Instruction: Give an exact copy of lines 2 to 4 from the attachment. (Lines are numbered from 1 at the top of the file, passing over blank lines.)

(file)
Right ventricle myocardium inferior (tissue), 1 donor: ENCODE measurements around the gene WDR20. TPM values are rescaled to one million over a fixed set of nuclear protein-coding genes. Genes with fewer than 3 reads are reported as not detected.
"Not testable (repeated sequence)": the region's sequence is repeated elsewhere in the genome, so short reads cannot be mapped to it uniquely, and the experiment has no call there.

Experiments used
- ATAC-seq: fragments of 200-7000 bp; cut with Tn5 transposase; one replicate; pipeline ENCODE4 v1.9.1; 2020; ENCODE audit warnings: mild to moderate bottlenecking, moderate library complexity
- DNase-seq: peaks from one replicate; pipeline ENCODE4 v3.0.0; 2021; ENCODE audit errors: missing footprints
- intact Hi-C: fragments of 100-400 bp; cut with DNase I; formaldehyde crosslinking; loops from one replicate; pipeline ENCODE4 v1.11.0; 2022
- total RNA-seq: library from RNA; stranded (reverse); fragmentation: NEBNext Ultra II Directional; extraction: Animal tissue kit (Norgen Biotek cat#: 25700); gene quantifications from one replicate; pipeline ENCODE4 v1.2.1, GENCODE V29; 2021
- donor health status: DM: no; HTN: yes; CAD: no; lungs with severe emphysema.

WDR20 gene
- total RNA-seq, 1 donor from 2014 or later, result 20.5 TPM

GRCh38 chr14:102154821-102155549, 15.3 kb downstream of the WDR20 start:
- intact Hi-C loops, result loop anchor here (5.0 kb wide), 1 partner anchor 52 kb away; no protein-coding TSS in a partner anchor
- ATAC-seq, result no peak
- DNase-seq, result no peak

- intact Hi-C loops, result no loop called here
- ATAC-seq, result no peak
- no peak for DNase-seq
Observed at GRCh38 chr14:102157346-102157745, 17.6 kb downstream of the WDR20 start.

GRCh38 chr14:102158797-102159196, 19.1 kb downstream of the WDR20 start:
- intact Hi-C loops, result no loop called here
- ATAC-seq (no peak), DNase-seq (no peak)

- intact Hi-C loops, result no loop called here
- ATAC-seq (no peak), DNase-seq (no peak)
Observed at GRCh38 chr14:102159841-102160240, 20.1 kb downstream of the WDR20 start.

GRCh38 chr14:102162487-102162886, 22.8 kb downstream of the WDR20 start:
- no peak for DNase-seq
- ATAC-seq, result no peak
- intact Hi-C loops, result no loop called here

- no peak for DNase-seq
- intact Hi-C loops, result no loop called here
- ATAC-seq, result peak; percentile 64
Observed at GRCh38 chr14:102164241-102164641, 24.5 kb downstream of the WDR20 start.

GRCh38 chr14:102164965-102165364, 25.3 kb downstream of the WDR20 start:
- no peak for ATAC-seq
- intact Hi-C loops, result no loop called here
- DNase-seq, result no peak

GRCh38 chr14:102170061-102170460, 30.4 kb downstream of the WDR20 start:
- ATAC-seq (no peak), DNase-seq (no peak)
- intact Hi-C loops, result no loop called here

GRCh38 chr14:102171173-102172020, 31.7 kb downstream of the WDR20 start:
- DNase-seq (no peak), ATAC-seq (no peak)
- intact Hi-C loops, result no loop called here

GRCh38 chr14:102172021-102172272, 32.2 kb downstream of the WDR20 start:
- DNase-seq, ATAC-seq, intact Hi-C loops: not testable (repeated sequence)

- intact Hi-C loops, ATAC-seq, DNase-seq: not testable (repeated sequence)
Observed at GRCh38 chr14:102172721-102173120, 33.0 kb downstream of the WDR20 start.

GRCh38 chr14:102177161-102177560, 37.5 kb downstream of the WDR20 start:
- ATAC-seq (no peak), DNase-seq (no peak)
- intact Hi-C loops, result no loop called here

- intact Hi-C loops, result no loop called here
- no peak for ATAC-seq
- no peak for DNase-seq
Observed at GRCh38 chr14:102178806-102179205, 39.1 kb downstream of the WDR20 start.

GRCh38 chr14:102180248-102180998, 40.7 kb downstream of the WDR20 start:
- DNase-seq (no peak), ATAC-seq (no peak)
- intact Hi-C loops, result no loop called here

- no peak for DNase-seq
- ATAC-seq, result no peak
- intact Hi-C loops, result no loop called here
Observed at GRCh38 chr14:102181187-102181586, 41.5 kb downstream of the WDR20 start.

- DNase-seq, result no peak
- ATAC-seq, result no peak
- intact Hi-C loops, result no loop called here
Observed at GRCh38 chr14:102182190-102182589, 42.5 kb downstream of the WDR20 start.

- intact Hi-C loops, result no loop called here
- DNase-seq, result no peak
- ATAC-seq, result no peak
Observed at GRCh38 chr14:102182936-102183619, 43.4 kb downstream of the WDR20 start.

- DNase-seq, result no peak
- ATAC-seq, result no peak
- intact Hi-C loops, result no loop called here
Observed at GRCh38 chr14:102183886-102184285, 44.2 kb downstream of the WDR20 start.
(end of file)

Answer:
"Not testable (repeated sequence)": the region's sequence is repeated elsewhere in the genome, so short reads cannot be mapped to it uniquely, and the experiment has no call there.

Experiments used
- ATAC-seq: fragments of 200-7000 bp; cut with Tn5 transposase; one replicate; pipeline ENCODE4 v1.9.1; 2020; ENCODE audit warnings: mild to moderate bottlenecking, moderate library complexity